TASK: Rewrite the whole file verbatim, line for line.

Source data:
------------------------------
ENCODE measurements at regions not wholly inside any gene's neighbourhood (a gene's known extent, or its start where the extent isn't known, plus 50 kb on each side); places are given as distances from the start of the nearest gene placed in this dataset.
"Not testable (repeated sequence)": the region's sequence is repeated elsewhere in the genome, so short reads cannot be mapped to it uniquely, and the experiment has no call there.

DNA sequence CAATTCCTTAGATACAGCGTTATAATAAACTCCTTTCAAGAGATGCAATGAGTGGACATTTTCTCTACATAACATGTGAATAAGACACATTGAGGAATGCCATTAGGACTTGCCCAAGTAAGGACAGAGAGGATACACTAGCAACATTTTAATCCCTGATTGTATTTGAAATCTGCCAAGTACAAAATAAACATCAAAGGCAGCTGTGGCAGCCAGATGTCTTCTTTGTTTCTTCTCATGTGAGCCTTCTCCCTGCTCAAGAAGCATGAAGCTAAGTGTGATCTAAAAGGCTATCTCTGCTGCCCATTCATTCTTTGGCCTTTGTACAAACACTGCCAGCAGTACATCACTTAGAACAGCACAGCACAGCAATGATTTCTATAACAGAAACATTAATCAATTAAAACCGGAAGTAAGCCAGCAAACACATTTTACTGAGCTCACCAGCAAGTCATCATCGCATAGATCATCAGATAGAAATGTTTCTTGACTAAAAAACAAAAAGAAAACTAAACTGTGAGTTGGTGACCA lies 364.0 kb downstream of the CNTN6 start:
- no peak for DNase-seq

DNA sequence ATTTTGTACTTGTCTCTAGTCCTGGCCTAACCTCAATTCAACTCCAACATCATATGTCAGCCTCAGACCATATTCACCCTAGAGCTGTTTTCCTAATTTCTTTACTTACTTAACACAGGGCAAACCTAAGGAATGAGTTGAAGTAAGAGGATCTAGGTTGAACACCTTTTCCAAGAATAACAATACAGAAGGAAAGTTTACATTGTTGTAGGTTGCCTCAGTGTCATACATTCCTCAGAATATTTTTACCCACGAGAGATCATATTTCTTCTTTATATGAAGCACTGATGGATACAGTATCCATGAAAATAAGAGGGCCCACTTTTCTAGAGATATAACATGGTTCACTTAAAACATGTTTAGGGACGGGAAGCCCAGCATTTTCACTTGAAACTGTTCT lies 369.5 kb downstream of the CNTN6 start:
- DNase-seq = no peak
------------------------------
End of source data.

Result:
ENCODE measurements at regions not wholly inside any gene's neighbourhood (a gene's known extent, or its start where the extent isn't known, plus 50 kb on each side); places are given as distances from the start of the nearest gene placed in this dataset.
"Not testable (repeated sequence)": the region's sequence is repeated elsewhere in the genome, so short reads cannot be mapped to it uniquely, and the experiment has no call there.

DNA sequence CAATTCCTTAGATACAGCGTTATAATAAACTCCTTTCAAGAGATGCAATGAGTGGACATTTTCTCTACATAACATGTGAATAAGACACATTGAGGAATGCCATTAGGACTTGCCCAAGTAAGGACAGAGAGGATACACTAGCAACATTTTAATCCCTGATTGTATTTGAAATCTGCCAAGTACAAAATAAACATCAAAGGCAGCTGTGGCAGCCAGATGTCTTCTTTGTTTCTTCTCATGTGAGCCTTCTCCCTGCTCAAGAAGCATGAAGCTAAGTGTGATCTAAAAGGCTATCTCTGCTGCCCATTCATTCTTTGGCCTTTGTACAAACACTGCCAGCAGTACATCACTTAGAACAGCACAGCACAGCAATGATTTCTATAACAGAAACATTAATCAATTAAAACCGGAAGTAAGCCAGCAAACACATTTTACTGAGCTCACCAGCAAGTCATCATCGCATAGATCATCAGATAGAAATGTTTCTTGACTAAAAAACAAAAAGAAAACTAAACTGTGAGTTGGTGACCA lies 364.0 kb downstream of the CNTN6 start:
- no peak for DNase-seq

DNA sequence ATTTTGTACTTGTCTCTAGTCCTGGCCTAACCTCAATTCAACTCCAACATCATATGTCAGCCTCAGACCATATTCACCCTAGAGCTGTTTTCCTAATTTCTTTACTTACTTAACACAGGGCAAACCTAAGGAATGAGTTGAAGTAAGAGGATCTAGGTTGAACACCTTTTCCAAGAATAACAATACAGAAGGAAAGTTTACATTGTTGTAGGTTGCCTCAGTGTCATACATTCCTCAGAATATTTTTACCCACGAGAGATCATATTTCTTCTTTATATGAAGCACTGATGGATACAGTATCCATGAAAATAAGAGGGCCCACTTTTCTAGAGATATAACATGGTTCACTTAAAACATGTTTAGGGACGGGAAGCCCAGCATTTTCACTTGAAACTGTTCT lies 369.5 kb downstream of the CNTN6 start:
- DNase-seq = no peak